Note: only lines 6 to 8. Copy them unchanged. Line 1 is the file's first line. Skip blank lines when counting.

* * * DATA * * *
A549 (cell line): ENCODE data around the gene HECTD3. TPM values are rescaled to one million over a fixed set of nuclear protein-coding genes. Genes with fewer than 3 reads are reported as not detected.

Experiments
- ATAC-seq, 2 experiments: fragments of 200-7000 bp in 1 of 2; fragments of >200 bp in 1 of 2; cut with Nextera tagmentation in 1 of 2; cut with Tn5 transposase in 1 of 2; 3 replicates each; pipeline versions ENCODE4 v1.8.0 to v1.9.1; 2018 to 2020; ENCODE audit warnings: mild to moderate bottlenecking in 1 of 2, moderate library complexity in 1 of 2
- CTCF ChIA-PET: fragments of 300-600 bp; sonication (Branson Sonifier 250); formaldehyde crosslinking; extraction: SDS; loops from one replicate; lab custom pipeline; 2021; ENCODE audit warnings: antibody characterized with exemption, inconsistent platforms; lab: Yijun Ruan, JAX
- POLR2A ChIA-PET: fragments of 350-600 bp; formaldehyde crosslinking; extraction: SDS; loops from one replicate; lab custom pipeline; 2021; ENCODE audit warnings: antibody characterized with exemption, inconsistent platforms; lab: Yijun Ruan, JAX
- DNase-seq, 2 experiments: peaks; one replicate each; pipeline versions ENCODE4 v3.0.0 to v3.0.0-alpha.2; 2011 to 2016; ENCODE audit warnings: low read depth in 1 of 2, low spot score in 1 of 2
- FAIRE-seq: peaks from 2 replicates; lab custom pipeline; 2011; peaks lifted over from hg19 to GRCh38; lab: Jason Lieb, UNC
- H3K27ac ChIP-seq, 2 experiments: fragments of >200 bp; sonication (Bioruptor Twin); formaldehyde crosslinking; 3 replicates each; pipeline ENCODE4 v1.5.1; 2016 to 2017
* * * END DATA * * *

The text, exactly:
- DNase-seq, 2 experiments: peaks; one replicate each; pipeline versions ENCODE4 v3.0.0 to v3.0.0-alpha.2; 2011 to 2016; ENCODE audit warnings: low read depth in 1 of 2, low spot score in 1 of 2
- FAIRE-seq: peaks from 2 replicates; lab custom pipeline; 2011; peaks lifted over from hg19 to GRCh38; lab: Jason Lieb, UNC
- H3K27ac ChIP-seq, 2 experiments: fragments of >200 bp; sonication (Bioruptor Twin); formaldehyde crosslinking; 3 replicates each; pipeline ENCODE4 v1.5.1; 2016 to 2017